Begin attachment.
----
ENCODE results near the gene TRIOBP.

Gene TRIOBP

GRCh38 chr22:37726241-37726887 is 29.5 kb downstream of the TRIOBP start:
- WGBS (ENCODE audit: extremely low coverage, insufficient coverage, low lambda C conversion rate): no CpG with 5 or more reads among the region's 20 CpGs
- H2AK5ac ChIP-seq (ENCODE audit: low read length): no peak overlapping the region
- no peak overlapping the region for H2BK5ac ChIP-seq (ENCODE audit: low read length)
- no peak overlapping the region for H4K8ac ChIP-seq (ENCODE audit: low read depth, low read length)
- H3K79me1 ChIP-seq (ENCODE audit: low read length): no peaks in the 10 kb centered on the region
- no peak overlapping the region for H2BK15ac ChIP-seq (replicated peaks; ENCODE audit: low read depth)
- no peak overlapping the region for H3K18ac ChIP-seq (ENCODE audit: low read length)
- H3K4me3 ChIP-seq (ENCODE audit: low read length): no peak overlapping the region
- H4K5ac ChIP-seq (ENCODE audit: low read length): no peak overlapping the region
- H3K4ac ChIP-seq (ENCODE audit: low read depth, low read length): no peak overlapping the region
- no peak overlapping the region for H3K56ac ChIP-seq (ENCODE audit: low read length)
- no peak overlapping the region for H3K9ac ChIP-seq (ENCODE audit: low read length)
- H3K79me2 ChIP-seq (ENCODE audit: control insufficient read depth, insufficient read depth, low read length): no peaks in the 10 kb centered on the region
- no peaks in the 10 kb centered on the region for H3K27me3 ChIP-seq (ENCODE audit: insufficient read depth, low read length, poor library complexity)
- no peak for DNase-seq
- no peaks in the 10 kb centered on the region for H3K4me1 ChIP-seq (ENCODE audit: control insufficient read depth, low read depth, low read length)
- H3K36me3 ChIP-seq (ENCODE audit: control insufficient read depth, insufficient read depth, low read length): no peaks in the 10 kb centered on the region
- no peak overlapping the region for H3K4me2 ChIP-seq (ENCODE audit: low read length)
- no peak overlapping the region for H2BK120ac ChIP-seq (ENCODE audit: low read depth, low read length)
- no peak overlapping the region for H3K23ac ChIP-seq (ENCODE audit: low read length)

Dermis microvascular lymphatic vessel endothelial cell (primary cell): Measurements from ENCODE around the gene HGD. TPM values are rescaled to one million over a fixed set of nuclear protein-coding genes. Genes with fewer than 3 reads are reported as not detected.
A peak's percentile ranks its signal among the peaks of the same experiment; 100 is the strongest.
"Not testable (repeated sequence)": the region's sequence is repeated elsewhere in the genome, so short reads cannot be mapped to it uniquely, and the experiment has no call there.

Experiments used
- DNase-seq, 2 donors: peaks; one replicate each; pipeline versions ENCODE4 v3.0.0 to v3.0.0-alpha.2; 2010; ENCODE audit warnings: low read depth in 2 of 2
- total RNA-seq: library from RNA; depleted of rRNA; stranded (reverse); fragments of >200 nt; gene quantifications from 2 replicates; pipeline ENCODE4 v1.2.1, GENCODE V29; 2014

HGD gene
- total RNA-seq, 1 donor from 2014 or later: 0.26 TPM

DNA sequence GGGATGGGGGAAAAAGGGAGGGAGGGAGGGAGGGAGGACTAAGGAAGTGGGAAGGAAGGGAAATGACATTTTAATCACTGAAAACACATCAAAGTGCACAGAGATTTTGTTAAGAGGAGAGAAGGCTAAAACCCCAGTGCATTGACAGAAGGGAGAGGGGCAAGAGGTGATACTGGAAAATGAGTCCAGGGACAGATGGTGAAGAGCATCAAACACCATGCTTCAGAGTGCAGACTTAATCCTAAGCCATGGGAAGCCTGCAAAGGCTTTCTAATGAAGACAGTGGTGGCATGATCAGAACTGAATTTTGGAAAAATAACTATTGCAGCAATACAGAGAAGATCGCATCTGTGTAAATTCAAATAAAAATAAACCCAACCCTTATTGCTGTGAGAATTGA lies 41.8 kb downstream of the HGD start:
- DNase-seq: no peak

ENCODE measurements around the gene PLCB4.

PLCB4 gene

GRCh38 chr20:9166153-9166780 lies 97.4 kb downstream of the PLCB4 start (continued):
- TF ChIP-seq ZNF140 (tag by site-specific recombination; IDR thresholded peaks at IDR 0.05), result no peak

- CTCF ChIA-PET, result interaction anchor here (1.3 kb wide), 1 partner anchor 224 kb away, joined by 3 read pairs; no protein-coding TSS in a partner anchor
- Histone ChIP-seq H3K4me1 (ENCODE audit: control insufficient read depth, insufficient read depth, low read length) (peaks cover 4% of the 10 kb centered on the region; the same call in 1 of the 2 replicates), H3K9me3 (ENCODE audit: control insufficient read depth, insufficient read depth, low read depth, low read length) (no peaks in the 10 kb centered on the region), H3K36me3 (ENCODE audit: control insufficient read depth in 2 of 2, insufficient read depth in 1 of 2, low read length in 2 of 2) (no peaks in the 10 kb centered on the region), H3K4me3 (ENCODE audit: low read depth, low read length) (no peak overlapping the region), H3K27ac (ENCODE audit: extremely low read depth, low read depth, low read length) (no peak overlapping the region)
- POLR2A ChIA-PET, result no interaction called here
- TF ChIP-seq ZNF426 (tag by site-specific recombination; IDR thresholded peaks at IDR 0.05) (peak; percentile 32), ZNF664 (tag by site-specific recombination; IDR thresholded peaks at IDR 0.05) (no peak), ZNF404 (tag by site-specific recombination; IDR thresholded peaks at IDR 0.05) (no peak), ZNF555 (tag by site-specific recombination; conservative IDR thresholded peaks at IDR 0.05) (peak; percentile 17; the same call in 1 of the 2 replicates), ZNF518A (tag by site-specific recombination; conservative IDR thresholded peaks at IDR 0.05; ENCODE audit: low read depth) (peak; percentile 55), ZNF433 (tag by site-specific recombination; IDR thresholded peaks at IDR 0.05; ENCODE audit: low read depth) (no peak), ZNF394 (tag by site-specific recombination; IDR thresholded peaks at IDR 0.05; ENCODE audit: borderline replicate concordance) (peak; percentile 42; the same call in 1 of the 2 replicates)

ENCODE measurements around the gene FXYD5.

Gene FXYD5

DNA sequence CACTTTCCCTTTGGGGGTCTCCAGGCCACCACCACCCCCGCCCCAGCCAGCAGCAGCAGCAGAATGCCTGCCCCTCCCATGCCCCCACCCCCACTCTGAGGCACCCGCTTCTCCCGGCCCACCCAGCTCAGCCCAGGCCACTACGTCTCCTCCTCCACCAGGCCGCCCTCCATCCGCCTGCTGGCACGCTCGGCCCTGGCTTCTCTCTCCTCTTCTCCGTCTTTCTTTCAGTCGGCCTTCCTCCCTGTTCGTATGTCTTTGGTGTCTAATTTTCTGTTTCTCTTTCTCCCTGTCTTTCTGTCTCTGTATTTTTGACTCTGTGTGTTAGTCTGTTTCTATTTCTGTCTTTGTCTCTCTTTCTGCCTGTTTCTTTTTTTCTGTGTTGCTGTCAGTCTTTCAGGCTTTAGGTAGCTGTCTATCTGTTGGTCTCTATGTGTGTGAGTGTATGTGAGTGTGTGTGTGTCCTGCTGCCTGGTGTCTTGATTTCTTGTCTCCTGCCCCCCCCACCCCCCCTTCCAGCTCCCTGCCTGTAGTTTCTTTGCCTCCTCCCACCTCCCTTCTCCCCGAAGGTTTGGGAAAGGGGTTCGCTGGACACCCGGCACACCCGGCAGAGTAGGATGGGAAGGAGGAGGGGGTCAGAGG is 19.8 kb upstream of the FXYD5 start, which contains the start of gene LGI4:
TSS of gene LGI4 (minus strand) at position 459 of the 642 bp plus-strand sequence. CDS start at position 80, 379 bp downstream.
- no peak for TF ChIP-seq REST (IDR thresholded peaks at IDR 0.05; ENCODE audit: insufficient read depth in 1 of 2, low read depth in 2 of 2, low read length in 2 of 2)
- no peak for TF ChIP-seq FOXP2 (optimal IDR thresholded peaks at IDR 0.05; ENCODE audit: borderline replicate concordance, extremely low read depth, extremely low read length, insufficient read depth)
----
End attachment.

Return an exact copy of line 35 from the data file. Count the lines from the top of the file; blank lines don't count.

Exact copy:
PLCB4 gene